He delivered the McDougall lecture, Reconciliation, at the Cathedral of the Madeleine in Salt Lake City, Utah, on March 7, 1989. With the late Francis Wormuth, he wrote To Chain the Dog of War: The War Power of Congress in History and Law, second edition published in 1989 by University of Illinois Press.

Professor Firmage's book with Collin Mangrum, Zion in the Courts: A Legal History of the Church of Jesus Christ of Latter-day Saints, the first legal history of the Mormon experience in the nineteenth century, was awarded the 1989 first place prize of the Alpha Sigma Nu Book Awards for the best book of the year, given by the Honors Society of the National Association of Jesuit Colleges & Universities in the United States.

His book, Religion and Law: Biblical, Jewish and Islamic Perspectives, was written with J. Welch and B. Weiss, eds., (Eisenbraun's 1990). Professor Firmage was named Samuel D. Thurman Professor of Law by the University of Utah in January 1990. He was a participant in a Fulbright Seminar in the Soviet Union during the summer of 1990, traveling throughout the country, attending lectures and meetings with Soviet governmental leaders, scholars, and leaders of emerging political parties.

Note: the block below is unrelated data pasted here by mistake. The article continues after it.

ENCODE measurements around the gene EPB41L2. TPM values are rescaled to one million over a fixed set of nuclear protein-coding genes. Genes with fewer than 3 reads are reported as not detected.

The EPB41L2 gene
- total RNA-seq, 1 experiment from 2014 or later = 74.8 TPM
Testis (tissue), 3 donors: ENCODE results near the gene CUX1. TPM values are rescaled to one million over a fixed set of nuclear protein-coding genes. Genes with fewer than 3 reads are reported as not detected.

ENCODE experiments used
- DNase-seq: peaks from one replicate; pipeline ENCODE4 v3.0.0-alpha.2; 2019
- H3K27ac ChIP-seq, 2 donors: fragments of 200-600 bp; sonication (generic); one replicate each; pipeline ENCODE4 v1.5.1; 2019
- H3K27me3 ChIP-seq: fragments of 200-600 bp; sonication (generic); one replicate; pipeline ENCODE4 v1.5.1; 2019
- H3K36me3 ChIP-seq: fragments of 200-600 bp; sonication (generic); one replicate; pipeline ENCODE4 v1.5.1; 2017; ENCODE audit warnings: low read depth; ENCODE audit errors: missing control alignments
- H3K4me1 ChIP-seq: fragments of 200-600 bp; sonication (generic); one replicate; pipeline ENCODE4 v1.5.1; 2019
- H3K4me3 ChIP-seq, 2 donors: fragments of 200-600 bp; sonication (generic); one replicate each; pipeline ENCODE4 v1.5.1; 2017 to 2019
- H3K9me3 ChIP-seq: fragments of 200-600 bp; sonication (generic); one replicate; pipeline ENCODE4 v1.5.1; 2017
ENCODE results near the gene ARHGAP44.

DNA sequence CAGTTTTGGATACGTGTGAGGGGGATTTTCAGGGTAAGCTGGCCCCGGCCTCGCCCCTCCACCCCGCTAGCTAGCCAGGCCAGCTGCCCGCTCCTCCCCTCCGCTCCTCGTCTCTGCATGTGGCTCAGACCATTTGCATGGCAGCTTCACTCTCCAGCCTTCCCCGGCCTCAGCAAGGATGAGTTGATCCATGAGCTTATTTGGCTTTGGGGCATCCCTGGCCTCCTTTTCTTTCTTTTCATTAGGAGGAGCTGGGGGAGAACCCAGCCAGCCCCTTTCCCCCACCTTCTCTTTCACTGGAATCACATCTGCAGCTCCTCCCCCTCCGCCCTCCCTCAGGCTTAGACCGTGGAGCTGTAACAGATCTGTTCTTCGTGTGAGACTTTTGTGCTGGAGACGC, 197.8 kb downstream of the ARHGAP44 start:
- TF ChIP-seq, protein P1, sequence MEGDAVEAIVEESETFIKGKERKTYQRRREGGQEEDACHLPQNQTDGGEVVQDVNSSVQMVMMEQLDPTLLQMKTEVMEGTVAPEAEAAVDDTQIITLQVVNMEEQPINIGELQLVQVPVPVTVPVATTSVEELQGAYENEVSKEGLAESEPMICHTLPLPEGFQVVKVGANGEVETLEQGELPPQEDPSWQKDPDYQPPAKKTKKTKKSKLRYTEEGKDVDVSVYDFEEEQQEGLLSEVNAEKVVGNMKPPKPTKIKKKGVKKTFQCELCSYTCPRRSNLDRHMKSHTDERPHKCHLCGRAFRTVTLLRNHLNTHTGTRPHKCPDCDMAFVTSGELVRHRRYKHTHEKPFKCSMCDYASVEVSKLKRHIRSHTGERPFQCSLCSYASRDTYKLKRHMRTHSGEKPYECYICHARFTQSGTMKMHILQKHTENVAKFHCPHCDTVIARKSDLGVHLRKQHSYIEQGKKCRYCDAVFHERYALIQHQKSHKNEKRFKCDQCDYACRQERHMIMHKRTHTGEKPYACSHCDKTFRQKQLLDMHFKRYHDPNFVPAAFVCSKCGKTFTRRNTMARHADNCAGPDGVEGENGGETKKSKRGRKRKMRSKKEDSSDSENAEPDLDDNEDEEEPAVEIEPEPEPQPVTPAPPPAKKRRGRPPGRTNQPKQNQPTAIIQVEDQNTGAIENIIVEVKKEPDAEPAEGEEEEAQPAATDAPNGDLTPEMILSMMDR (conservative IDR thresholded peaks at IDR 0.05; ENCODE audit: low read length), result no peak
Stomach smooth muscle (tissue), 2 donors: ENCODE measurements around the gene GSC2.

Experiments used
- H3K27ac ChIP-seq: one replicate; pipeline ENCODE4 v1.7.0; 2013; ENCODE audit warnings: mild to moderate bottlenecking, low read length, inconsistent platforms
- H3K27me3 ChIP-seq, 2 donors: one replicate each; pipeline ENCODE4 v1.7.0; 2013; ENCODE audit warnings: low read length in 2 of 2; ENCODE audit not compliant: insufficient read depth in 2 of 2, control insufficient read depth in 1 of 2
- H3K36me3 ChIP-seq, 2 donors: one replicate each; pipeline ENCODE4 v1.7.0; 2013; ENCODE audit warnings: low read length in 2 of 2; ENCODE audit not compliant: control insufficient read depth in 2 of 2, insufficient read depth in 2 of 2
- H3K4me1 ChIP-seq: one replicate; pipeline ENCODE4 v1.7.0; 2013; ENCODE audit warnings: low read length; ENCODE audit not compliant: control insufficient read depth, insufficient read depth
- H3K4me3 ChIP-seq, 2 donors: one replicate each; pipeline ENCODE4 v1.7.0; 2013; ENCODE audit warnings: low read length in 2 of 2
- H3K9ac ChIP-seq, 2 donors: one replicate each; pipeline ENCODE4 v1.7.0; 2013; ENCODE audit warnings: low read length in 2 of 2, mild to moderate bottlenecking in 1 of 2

He worked with Vietnamese refugees in Vietnam, Thailand and Hong Kong in 1990 and 1991. Dr. Firmage was the 1991 recipient of the Rosenblatt Prize for Excellence, the highest academic award given by the University of Utah. In 1991 he was also awarded the Turner-Fairbourn Award for significant contributions to peace and justice. He delivered the Lane Lecture at Creighton University School of Law, Omaha Nebraska, 1992. Professor Firmage was a visiting professor August-December, 1992, Bentham House, University College, University of London. He taught Constitutional Law. In April of 1993, Professor Firmage gave lectures to the justice and peace representatives of the International Congregation of Men and Women Religious in Rome.

Professor Firmage delivered the Kellogg Lectures in May of 1993, entitled <The Human Being: War, Peace and Faith, at the Episcopal Divinity School, Cambridge, Massachusetts. Covey Oliver and Edwin B. Firmage, et al., are editors of The International Legal System, Fourth Edition, Foundation Press, New York, Spring, 1995.

Dr. Firmage attended the meetings of the Subcommission on Human Rights of the United Nations, in Geneva, Switzerland, during the month of August, 1999. His speech at the Sub-Commission began debate on the topic "Toward the Creation of a Culture of Peace and Non-Violence Toward Children, 2000-2010."

Following the Geneva meetings Professor Firmage enjoyed a personal audience with His Holiness, the Fourteenth Dalai Lama of Tibet, in Dharamsala, India, and later had extensive meetings with the Tibetan government-in-exile, and including members of the cabinet, legislative leaders of the government, and the Tibetan Supreme Justice Commission, on matters of constitutional revision and international relations, in September and again in November, 1999. Professor Firmage teaches constitutional law at the University of Utah.